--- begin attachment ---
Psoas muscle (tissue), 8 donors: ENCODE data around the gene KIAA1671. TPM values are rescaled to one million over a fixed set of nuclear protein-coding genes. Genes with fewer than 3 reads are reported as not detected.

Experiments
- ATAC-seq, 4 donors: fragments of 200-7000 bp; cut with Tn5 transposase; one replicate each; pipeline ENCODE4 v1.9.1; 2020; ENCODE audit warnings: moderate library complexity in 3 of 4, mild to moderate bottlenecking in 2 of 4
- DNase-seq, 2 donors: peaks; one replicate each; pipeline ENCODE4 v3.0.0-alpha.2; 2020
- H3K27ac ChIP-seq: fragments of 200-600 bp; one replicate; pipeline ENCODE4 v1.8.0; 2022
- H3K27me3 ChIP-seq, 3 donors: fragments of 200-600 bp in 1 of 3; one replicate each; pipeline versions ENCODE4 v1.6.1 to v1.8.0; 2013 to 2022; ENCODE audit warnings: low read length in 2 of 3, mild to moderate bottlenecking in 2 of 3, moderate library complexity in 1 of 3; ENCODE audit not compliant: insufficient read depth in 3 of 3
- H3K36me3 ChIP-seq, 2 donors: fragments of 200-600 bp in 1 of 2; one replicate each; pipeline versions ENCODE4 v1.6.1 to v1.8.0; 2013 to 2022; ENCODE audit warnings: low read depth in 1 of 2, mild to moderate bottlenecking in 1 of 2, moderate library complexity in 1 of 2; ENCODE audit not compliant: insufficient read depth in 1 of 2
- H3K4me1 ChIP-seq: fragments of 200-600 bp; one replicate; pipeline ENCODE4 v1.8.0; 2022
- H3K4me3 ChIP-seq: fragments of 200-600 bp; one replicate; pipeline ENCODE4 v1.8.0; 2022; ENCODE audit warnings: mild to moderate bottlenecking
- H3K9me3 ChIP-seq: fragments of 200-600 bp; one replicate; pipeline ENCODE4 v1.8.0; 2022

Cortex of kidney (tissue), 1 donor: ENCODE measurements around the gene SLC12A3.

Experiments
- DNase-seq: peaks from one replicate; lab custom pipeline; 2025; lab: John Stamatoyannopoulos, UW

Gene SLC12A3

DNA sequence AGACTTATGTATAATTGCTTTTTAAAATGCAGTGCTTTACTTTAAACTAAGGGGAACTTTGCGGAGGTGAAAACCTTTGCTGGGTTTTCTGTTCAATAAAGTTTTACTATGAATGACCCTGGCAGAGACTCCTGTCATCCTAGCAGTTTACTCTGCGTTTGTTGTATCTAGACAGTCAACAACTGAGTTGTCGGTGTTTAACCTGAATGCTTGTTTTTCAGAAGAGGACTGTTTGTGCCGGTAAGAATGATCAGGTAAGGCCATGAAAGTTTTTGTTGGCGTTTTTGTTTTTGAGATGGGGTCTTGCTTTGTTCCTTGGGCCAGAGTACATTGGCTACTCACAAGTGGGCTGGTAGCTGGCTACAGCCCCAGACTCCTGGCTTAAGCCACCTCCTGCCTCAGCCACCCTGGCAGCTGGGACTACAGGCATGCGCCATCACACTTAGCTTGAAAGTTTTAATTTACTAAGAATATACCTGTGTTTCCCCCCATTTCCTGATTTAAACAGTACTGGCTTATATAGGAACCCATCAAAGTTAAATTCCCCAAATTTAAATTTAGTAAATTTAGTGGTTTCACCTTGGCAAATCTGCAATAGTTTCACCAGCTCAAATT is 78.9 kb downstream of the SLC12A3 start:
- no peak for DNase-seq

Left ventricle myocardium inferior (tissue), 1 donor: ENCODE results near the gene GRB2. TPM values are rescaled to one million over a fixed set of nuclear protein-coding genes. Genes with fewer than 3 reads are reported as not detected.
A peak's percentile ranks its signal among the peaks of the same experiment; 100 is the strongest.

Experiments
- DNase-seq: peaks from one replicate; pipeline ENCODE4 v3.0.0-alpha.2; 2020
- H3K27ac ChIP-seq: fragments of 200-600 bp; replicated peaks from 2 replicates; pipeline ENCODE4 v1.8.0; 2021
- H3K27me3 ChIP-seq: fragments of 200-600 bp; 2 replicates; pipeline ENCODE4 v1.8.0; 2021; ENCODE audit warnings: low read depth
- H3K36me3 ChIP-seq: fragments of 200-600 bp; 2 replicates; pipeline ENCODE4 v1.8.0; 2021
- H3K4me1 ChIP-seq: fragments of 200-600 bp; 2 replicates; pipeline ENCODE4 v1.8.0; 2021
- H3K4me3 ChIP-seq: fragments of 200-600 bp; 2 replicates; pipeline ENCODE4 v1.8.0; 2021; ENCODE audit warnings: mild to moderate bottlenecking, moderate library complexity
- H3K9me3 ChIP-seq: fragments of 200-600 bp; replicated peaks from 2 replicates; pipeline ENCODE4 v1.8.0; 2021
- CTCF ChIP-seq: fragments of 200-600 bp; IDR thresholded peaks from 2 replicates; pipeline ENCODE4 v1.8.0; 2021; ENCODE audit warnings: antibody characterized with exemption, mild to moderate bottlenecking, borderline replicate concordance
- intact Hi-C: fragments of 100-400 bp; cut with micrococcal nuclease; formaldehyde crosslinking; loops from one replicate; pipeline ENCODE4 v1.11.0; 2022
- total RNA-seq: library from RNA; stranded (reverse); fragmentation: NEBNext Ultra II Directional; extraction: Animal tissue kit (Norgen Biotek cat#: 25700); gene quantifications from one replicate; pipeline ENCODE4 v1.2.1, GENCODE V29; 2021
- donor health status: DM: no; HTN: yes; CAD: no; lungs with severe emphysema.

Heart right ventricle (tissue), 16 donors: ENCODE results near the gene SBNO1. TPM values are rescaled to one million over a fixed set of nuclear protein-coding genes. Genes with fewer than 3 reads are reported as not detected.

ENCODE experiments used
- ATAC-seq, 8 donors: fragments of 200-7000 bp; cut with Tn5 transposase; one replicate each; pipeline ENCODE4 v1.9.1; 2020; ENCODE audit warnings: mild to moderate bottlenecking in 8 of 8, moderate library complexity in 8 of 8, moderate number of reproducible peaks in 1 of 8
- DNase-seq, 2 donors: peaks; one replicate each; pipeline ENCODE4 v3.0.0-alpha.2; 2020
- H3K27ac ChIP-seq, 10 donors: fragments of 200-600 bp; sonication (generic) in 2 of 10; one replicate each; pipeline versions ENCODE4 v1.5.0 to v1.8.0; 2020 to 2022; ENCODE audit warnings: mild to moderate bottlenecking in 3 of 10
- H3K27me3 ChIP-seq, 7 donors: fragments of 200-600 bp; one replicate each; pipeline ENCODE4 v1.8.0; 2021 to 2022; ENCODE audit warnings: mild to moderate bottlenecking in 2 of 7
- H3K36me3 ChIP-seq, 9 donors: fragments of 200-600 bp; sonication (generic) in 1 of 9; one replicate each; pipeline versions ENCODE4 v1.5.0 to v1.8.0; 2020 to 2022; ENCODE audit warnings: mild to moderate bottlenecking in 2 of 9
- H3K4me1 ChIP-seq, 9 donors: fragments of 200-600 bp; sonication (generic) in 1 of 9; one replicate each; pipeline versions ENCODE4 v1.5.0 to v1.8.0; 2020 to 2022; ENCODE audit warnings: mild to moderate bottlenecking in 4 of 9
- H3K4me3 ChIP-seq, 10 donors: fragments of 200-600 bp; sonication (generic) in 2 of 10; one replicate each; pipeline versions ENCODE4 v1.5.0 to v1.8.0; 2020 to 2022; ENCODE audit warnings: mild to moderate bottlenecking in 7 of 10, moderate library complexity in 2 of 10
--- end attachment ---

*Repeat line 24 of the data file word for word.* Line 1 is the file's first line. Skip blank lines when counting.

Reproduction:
- H3K4me1 ChIP-seq: fragments of 200-600 bp; 2 replicates; pipeline ENCODE4 v1.8.0; 2021